Northwestern University, Feinberg School of Medicine, Robert H. Lurie Comprehensive Cancer Center,Chicago,États-unis;Northwestern University, Feinberg School of Medicine, Robert H. Lurie Comprehensive Cancer Center,Chicago,Vereinigte Staaten;Northwestern University, Feinberg School of Medicine, Robert H. Lurie Comprehensive Cancer Center,Chicago,Stati Uniti;Northwestern University, Feinberg School
(Abstract release date: 05/26/22) EHA Library. Sehgal A. 06/11/22; 357122; S258
Alison Sehgal
Alison Sehgal
Contributions
Abstract
Presentation during EHA2022: All Oral presentations will be presented between Friday, June 10 and Sunday, June 12 and will be accessible for on-demand viewing from Monday, June 20 until Monday, August 15, 2022 on the Congress platform.

Abstract: S258

Type: Oral Presentation

Session title: Gene therapy and cellular immunotherapy - Clinical 1

Background
Patients with relapsed or refractory (R/R) LBCL after first-line treatment who are unable to undergo high-dose chemotherapy (HDCT) and hematopoietic stem cell transplantation (HSCT) have poor outcomes and limited treatment options.

Aims
PILOT (NCT03483103) evaluated liso-cel, an autologous, CD19-directed chimeric antigen receptor (CAR) T cell product, as second-line treatment in patients with R/R LBCL not intended for HSCT.

Methods
Eligible patients were adults with R/R LBCL after first-line treatment who were not deemed candidates for HDCT and HSCT by their physician and met ≥ 1 frailty criteria as follows: age ≥ 70 years, Eastern Cooperative Oncology Group performance status (ECOG PS) of 2, diffusing capacity for carbon monoxide ≤ 60%, left ventricular ejection fraction < 50%, creatinine clearance < 60 mL/min, or alanine aminotransferase/aspartate aminotransferase > 2 × the upper limit of normal. Bridging therapy was allowed. Patients received lymphodepletion with cyclophosphamide and fludarabine, followed 2–7 days later by liso-cel infusion at a target dose of 100 × 106 CAR+ T cells. Cytokine release syndrome (CRS) was graded per Lee 2014 criteria. Neurological events (NE) were defined as investigator-identified neurological adverse events related to liso-cel and graded using the National Cancer Institute Common Terminology Criteria for Adverse Events, version 4.03. The primary endpoint was objective response rate (ORR) per independent review committee; all patients had ≥ 6 months of follow-up from first response.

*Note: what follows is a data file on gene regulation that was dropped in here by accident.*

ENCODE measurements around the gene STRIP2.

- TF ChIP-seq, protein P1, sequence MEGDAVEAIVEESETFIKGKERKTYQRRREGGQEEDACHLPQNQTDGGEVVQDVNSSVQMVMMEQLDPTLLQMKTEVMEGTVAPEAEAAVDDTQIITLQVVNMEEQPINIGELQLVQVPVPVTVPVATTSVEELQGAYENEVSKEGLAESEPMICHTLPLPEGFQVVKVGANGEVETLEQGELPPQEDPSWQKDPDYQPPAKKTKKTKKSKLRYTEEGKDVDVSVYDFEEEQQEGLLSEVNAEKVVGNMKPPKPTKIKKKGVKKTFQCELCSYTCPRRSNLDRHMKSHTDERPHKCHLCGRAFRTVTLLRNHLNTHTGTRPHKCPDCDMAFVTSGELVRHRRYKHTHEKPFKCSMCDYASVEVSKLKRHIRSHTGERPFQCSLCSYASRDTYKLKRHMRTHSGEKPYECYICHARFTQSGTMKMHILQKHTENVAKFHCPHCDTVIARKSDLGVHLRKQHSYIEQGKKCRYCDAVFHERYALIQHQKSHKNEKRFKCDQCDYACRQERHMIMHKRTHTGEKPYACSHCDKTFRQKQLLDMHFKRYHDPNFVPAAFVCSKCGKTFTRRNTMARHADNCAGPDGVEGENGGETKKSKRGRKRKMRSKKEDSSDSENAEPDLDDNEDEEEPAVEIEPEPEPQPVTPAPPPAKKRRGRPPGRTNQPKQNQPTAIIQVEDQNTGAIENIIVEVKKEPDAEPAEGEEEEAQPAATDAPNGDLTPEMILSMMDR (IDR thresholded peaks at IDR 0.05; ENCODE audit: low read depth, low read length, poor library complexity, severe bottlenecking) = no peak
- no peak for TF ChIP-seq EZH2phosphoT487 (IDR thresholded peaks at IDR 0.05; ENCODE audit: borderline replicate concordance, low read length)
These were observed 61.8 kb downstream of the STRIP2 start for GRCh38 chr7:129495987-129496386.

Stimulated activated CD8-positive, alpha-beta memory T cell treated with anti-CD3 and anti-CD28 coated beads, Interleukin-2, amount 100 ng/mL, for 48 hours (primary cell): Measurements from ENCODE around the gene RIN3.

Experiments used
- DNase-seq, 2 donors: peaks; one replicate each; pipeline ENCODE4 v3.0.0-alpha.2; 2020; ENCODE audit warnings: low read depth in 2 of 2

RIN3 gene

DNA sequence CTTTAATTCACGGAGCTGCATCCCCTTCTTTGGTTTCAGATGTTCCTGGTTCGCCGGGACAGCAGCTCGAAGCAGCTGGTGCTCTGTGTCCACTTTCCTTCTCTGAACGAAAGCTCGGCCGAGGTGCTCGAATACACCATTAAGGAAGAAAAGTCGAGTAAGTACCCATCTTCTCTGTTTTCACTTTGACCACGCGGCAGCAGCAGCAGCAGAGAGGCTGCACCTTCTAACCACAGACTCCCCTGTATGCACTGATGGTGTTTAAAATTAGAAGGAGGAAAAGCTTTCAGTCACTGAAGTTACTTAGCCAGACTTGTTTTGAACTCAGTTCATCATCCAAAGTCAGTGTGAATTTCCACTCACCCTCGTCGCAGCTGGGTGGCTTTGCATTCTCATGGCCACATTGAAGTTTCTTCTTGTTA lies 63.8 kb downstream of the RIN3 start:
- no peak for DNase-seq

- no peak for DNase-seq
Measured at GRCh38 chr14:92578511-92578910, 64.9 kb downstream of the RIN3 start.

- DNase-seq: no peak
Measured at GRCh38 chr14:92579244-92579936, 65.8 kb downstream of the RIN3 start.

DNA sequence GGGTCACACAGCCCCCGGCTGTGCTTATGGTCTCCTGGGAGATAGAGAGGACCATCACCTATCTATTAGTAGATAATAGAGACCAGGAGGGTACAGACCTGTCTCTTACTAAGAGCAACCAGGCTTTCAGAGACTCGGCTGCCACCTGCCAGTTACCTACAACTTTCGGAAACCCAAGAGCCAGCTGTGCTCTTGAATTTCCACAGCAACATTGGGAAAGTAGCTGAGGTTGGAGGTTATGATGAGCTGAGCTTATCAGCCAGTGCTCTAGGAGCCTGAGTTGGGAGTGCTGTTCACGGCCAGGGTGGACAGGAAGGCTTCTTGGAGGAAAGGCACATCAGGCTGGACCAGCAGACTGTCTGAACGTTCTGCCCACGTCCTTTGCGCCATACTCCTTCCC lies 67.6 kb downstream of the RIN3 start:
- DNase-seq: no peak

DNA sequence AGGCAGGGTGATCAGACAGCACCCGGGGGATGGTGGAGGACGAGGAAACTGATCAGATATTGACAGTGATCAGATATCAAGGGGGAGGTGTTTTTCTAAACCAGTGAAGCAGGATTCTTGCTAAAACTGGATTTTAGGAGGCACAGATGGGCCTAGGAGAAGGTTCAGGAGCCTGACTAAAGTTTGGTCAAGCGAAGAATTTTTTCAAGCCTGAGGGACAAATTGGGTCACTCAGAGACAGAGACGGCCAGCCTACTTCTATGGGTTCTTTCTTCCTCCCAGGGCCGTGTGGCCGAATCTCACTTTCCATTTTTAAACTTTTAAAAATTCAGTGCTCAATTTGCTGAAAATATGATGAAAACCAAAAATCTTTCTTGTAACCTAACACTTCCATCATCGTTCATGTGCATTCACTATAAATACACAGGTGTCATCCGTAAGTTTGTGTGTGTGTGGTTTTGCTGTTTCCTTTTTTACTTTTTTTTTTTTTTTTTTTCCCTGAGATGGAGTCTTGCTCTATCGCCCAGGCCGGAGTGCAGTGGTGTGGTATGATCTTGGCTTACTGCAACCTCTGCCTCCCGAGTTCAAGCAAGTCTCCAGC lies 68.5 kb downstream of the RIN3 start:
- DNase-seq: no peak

Results
Of 74 patients who underwent leukapheresis, 61 received liso-cel and 1 received nonconforming product (ie, product wherein one of the CD8 or CD4 cell components did not meet one of the requirements to be considered liso-cel). Common reasons for preinfusion dropout included death and loss of eligibility (5 each). For liso-cel–treated patients, median age was 74 years (range, 53–84; 79% ≥ 70 years) and 69%, 26%, and 5% met 1, 2, and 3 frailty criteria, respectively; 26% had ECOG PS of 2 and 44% had Hematopoietic Cell Transplantation-specific Comorbidity Index score ≥ 3. After first-line treatment, 54% were chemotherapy refractory, 21% relapsed within 12 months, and 25% relapsed after 12 months; 51% of patients received bridging chemotherapy. Median (range) on-study follow-up was 12.3 months (1.2–26.5). ORR and complete response rate were 80% and 54%, respectively (Table). Median duration of response and progression-free survival were 12.1 months and 9.0 months, respectively. Median overall survival has not been reached. The most frequent treatment-emergent adverse events (TEAE) were neutropenia (51%), fatigue (39%), and CRS (38%), with grade 3 CRS in 1 patient (2%) and no grade 4/5 CRS events. Any-grade NEs were seen in 31% (n = 19) of patients; grade 3 NEs occurred in 5% (n = 3) of patients and no grade 4/5 NEs were reported. Seven percent (n = 4) received tocilizumab only, 3% (n = 2) received corticosteroids only, and 20% (n = 12) received both tocilizumab and corticosteroids for treatment of CRS and/or NEs. Overall, grade ≥ 3 TEAEs occurred in 79% (n = 48) of patients, with grade 5 TEAEs in 2 patients (both due to COVID-19). Two patients (3%) had grade 3/4 infections and 15 (25%) had grade ≥3 neutropenia at Day 29.

Conclusion